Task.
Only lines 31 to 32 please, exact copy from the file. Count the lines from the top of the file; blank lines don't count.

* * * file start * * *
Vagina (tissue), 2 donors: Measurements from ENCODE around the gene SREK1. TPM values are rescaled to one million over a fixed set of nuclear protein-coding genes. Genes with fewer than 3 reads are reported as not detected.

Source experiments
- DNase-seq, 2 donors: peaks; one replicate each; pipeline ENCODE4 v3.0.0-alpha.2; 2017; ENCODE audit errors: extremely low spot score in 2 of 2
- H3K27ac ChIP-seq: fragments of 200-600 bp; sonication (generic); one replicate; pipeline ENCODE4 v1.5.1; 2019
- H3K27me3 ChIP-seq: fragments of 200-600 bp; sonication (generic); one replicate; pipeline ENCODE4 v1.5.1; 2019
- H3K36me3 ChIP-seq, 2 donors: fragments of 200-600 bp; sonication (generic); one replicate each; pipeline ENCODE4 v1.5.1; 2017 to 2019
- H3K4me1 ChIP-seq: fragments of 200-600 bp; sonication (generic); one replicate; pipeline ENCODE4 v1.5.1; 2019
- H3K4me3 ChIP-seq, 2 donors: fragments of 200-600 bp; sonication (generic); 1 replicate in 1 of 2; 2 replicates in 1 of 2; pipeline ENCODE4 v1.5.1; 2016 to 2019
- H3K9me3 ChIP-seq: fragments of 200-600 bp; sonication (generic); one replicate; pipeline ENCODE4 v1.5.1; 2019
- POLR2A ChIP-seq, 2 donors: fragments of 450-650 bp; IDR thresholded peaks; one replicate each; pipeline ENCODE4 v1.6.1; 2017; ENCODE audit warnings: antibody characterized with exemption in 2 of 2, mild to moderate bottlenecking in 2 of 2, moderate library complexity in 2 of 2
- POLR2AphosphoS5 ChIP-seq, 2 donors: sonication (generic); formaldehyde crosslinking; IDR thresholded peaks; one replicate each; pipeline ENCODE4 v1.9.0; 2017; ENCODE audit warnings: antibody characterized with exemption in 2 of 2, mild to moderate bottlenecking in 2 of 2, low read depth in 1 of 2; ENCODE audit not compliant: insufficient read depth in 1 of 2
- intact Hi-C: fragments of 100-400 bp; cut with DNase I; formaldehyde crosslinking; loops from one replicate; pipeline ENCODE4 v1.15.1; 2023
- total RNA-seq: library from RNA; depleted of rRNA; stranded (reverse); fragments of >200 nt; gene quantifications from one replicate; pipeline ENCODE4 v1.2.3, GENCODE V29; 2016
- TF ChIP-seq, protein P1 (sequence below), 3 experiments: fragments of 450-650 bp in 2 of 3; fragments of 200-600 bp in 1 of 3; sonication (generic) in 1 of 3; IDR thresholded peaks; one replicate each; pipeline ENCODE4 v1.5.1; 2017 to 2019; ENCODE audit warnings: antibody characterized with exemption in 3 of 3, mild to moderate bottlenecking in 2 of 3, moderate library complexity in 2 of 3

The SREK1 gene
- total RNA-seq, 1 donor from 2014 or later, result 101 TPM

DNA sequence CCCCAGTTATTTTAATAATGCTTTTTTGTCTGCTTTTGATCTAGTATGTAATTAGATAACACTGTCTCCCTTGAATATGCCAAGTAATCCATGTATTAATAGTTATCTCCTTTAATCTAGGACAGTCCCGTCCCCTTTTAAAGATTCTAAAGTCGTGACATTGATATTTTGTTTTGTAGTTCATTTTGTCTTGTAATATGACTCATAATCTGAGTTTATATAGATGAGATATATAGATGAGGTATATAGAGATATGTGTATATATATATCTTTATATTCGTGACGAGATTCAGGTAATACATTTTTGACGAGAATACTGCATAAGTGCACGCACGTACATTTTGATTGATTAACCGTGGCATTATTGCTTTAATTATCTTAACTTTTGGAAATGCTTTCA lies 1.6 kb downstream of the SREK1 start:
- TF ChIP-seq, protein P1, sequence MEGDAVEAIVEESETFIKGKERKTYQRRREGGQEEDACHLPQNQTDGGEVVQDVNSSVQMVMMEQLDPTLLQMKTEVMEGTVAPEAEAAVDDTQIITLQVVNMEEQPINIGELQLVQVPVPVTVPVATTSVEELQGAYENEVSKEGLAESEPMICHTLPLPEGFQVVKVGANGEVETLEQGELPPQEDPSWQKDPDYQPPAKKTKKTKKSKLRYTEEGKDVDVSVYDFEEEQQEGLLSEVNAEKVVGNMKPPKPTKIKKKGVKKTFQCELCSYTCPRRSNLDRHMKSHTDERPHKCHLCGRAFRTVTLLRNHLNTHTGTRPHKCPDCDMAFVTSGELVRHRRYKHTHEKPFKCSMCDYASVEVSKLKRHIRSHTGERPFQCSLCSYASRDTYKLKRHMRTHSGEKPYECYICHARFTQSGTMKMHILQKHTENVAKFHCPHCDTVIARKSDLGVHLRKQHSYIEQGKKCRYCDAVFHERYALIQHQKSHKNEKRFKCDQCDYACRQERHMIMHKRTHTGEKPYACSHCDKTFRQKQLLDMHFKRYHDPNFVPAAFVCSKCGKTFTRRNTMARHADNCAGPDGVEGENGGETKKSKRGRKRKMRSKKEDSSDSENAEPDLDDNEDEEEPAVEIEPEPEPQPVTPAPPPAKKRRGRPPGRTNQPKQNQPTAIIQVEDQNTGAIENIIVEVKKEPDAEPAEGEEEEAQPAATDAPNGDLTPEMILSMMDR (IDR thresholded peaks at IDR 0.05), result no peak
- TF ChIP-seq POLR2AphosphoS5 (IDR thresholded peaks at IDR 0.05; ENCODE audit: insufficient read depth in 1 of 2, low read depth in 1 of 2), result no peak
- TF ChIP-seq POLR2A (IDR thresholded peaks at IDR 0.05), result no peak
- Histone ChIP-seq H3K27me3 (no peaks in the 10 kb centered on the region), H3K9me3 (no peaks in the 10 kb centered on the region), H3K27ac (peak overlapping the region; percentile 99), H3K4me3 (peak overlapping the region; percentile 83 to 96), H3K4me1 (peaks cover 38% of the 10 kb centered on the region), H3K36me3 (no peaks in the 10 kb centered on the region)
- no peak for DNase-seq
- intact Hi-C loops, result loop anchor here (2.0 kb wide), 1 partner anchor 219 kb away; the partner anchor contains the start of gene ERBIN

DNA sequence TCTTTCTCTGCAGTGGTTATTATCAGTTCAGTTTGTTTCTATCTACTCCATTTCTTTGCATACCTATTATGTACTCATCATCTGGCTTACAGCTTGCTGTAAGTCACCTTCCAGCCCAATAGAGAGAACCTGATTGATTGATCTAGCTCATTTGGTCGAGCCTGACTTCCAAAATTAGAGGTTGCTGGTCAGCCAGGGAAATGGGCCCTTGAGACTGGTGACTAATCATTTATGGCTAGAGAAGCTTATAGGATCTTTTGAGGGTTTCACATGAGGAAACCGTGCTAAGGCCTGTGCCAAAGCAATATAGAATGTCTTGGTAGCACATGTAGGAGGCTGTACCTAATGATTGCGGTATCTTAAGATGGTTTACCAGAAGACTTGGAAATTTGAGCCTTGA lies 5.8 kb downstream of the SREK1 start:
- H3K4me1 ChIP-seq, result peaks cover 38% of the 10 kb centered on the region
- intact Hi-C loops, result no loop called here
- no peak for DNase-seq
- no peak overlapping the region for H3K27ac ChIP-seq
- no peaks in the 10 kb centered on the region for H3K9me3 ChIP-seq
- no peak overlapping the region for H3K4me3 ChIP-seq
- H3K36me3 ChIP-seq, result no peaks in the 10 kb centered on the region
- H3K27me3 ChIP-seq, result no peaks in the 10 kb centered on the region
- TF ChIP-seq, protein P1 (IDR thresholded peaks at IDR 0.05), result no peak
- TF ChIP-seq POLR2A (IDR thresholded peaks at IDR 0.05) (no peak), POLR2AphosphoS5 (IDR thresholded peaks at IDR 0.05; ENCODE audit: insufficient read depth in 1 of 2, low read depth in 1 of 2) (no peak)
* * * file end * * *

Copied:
- H3K36me3 ChIP-seq, result no peaks in the 10 kb centered on the region
- H3K27me3 ChIP-seq, result no peaks in the 10 kb centered on the region